Role for phosphoinositidyl specific-phospholipase C-beta isoforms in inflammatory and angiogenic processes

Date of Completion

January 2006


Biology, Cell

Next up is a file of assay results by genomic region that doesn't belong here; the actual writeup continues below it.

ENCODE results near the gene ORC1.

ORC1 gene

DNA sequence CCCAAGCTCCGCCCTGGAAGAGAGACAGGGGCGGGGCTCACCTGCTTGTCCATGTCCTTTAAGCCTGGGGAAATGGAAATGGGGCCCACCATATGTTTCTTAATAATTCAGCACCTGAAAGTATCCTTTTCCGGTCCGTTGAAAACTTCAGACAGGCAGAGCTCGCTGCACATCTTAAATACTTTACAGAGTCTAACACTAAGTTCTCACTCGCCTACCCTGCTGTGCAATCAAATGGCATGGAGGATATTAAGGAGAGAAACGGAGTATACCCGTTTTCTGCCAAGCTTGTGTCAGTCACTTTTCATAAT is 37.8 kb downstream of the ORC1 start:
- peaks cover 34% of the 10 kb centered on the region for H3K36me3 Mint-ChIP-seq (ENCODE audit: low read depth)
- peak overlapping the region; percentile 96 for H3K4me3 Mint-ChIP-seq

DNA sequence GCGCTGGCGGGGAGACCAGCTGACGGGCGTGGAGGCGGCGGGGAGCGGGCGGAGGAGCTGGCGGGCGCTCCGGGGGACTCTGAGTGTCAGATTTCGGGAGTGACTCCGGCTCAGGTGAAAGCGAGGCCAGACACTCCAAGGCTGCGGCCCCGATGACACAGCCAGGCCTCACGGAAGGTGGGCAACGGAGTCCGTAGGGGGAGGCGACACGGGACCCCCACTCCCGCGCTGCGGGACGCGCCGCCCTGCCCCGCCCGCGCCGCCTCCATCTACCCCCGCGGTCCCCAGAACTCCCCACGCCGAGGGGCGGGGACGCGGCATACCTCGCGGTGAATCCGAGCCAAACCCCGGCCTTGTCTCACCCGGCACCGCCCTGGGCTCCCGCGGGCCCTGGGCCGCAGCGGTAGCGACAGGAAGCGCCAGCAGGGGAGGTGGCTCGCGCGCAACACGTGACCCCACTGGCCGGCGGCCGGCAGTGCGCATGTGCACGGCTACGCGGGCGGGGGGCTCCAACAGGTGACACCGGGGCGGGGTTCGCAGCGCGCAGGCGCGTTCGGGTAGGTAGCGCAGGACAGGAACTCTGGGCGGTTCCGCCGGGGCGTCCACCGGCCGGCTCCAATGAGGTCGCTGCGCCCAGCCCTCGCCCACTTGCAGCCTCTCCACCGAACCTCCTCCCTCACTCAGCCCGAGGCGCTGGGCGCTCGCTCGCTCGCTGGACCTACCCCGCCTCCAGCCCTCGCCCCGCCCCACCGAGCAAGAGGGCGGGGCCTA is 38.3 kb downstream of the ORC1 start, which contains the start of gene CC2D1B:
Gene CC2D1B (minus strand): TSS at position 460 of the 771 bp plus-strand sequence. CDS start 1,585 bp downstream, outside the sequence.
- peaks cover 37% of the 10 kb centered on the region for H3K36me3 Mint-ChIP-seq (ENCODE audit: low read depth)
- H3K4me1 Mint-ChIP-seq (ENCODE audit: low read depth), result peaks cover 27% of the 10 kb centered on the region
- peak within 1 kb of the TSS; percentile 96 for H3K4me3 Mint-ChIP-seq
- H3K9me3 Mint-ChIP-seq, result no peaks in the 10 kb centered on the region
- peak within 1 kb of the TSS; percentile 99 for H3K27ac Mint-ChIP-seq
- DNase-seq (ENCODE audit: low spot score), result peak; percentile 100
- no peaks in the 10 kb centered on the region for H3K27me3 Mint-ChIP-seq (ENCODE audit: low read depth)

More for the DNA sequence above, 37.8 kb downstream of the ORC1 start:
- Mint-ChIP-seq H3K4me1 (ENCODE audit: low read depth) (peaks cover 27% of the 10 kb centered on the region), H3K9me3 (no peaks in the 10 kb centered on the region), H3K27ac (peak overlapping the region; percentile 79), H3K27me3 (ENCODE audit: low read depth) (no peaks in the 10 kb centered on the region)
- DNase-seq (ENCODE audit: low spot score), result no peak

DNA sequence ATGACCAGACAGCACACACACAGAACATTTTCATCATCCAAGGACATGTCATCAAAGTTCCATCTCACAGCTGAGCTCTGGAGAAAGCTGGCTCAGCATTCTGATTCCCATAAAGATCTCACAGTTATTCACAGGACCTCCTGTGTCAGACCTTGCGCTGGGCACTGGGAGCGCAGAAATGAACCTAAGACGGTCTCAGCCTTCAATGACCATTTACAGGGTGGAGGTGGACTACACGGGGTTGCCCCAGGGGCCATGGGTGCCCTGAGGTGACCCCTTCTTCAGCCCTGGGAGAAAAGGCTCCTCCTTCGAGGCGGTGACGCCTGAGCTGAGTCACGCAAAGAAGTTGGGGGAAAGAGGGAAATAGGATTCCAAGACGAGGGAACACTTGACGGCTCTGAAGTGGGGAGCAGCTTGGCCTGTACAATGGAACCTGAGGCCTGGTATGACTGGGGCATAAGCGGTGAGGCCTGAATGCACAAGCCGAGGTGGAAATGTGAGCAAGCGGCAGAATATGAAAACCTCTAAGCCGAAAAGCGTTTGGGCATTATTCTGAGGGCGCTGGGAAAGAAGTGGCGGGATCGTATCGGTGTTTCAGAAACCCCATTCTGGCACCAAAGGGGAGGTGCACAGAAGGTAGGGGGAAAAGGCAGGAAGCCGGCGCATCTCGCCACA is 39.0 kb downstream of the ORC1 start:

Chemokines and lipids signal through G-protein coupled receptors (GPCR) and regulate a variety of physiological and pathophysiological processes. G-protein coupled receptors activate Phospholipase C-beta (PLC-β) isoforms leading to the generation of inositol (1,4,5) trisphosphate and diacylglycerol. To investigate a role PLC-β isoforms in regulating GPCR activities, two PLC-β isoforms, PLC-β2 and PLC-β3, were genetically altered in mice. The effect of genetic alteration in PLC-β isoforms was assayed in two in vivo models: (1) excisional wound healing and (2) Lewis Lung Carcinoma. Compared to wild type mice, mice lacking active PLC-β2 or PLC-β3 showed decreased monocytic infiltrate and delayed re-epithelialization during excisional wound healing. The wounds in these mice all resolved which showed PLC-β2 or PLC-β3 is not required for effective wound healing. In contrast, PLC-β2 and PLC-β3 mice bearing subcutaneous Lewis Lung Carcinoma tumors showed increased monocytic infiltrate. The tumors in the PLC-β deficient mice grew more slowly and had decreased angiogenesis. To determine a role for PLC-β isoforms in regulating endothelial cell functions, chemotaxis and in vitro angiogenic assays were used. Chemical inhibition and RNAi mediated knockdown of PLC-β blocked S1P induced endothelial cell chemotaxis in murine endothelial cell lines. Chemical inhibition of PLC-β also inhibited in vitro angiogenesis stimulated by S1P. The loss of endothelial cell chemotaxis to S1P was attributed to inhibition of Rac activation mediated by PLC because chemical inhibition of PLC reduced the amount of precipitated active Rac. Together these data showed the genetic alteration in PLC-β isoforms is not required for effective wound healing but is required for tumor associated angiogenesis mediated by S1P. ^